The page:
Making sense of the polls

Making sense of the polls

Labour victory possible at UK general election

The UK general election will be held in two days, on Thursday 8 June. Polls close at 10pm local time (7am Friday Melbourne time). An exit poll will be released once polls close that will give the estimated number of seats for each party. In the past, projections from the exit poll have been far more accurate than projections using pre-election polls.

In most developed countries including Australia, votes are counted at the polling booth level, so much of the vote is quickly counted. In the UK, votes from each booth within a constituency are driven to a central counting centre. It usually takes several hours for each constituency to tally its votes and formally declare a winner, so UK elections are not decided until the small hours on Friday UK time. By 6am UK time (3pm Melbourne time), the vast majority of seats will be declared.

Polls that were in the field between Tuesday and Friday last week had little change on average from the previous editions of the same polls. The Conservatives led by 4-12 points in these polls, the wide range reflecting the pollsters’ different methods.

The Conservatives are likely to lose their majority if they win the popular vote by five points or less. If the Conservatives fall much below a majority, Labour would be likely to take power with the help of the Scottish Nationalist Party and/or the Liberal Democrats.

US analyst Nate Silver has written about the UK polls. Most commentators expect the Conservatives to outperform, as they have done in six of the last seven UK general elections. However, adjustments made by the polls since the 2015 polling disaster could make them overcompensate for bias towards Labour.

In addition, Silver’s first rule is that almost all polling errors occur in the opposite direction to what the commentariat expects. In the UK Brexit referendum, the US Presidential election and the French Presidential election, the commmentariat expected Remain, Clinton and Le Pen to outperform their polling. Instead, Leave, Trump and Macron all outperformed.

There have been two late developments that could have an impact on the election. On Thursday, US President Donald Trump announced that the US would withdraw from the Paris climate agreement. This decision has been explicitly condemned by many world leaders, but not by UK PM Theresa May.

In much of the developed world, Trump is very unpopular, and the Paris withdrawal will be seen by many as vandalising the planet. This withdrawal could push people into voting for a PM who would stand up to Trump. Two Survation polls, one phone and one online taken since the Paris withdrawal, both have Labour just one point behind, but an ICM poll still has the gap at 11 points; ICM has been one of the most Conservative-friendly polls.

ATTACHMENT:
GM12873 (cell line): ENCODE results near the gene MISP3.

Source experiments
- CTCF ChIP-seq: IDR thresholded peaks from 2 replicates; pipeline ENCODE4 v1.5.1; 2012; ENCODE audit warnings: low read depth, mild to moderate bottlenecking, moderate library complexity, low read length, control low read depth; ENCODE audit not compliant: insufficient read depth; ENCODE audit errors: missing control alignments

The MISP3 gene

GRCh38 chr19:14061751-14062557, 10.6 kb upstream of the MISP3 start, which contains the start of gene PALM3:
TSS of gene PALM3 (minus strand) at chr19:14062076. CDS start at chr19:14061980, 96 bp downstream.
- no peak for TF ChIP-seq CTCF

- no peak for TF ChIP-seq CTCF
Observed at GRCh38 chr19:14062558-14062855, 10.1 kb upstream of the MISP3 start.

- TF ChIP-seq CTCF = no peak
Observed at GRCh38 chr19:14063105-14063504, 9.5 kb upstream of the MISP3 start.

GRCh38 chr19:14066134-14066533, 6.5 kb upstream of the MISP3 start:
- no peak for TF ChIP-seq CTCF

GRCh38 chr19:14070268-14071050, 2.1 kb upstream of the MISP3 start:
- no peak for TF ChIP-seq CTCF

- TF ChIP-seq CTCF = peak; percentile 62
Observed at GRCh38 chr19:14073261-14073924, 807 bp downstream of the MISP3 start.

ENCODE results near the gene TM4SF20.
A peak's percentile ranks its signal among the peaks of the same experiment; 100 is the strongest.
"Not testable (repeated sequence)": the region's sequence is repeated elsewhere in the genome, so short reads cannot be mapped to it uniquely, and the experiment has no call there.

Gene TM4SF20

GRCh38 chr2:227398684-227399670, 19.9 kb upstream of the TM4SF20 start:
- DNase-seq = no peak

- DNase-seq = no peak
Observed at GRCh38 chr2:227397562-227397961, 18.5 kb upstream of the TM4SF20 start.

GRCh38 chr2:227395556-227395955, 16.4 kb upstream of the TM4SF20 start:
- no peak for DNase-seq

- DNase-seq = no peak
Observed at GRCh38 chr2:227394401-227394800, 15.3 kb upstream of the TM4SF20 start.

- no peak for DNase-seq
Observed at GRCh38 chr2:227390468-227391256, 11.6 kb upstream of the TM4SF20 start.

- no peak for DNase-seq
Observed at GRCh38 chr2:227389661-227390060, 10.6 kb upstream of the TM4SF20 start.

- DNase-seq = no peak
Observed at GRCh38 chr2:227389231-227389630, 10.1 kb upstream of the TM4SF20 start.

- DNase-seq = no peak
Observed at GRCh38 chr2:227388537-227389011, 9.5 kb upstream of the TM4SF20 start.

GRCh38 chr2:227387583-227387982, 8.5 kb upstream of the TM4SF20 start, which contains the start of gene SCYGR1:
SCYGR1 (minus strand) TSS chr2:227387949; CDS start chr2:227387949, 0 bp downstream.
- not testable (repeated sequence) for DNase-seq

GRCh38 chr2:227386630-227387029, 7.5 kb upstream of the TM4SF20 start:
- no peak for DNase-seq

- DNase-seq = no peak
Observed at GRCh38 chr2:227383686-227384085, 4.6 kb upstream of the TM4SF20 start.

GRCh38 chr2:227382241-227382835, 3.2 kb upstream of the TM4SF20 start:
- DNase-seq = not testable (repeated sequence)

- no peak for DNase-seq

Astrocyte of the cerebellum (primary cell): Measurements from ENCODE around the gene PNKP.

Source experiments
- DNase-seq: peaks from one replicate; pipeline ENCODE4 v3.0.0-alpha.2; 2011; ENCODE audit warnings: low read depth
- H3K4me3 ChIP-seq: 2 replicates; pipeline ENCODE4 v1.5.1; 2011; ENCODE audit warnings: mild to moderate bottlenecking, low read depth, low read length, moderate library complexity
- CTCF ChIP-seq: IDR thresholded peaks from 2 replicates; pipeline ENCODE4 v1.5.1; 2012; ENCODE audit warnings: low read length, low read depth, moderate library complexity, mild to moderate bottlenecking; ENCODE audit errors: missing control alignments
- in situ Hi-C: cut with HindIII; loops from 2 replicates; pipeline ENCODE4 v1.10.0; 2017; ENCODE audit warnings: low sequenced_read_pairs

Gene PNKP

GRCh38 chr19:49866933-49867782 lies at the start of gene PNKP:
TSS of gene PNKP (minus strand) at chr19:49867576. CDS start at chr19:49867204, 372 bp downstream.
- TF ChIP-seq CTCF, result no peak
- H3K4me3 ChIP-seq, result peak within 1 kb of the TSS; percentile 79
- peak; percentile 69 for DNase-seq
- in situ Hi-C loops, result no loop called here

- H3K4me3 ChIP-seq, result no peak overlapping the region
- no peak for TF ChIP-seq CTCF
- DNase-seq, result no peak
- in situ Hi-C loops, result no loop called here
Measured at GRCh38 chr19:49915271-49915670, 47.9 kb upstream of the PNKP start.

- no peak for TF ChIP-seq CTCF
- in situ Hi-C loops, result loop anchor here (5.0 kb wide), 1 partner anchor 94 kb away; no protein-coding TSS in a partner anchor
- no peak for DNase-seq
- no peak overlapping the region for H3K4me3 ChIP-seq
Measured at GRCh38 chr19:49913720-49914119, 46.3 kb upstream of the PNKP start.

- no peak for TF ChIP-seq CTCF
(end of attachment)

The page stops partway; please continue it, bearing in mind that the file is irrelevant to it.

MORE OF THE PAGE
It is possible that Saturday night’s London terrorist attacks could impact the election, but the Manchester attack two weeks ago had little impact in the polls. Criticism of Conservative police cuts and Trump’s tweets attacking Sadiq Khan, the Labour and Muslim mayor of London, could help Labour.

YouGov’s Sunday poll has a dramatic increase in Jeremy Corbyn’s ratings. From a net rating below -40 at the start of the campaign, he has surged to a net -2, gaining 26 points in the last week alone. Theresa May has her first negative rating since becoming PM; she is at a net -5, down 12 points on last week.

I think it is reasonable to expect a large increase in youth turnout, as young people are far more enthusiastic for Corbyn than they were for Ed Miliband in 2015. If Labour benefits from youth turnout, and the Conservatives are generally overestimated, as right wing parties have been in Europe since Trump’s victory, then Labour could win.

Don’t just blame Trump for Paris withdrawal; US Republicans also to blame

In Newsweek, Michael Dorf has written that mainstream Republican members of Congress are very much in favour of Trump’s decision to withdraw from Paris. Although only 22 of 52 Republican Senators signed a letter urging Trump to withdraw, this does not mean that the others were not in favour.

Obama never put the Paris agreement to the Senate as a treaty, since he knew it had no chance of winning the 2/3 Senate majority required to ratify treaties. Furthermore, just one Republican Senator, Susan Collins, voted against the confirmation of known climate change denier Scott Pruitt as head of the Environmental Protection Agency.

Congressional Republicans reluctantly defend Trump on some issues, such as his tweeting and Russian connections, but there is no reluctance on the Paris withdrawal.

In The Guardian, Naomi Oreskes writes that the Republicans have obstructed climate change mitigation for at least the last 20 years. During the 2016 Republican Presidential primaries, only one candidate, John Kasich, even acknowledged that human-caused climate change was either significant or real.

Queensland ReachTEL: 51-49 to LNP

A large-sample ReachTEL, with over 3600 surveyed Thursday night, has the Liberal National Party (LNP) leading 51-49, from primary votes of 35.3% LNP, 31.9% Labor, 17.0% One Nation and 9.4% Greens. The large sample was used to obtain samples of over 1000 for north Queensland, south-east Queensland, and the remainder. North Queensland is particularly poor for Labor, with a negative primary vote swing of 13 points since the 2015 election.

There have been two ReachTELs released in the last two weeks conducted for left wing groups. Two weeks ago, Labor led 51-49, last week it was 50-50 and now it is 51-49 to the LNP. It is likely that Labor’s decline has been caused by the Adani coal mine issue. ReachTEL has been leaning to the conservative parties in its state and federal polls since One Nation’s rise started. The next Queensland election is due by early 2018.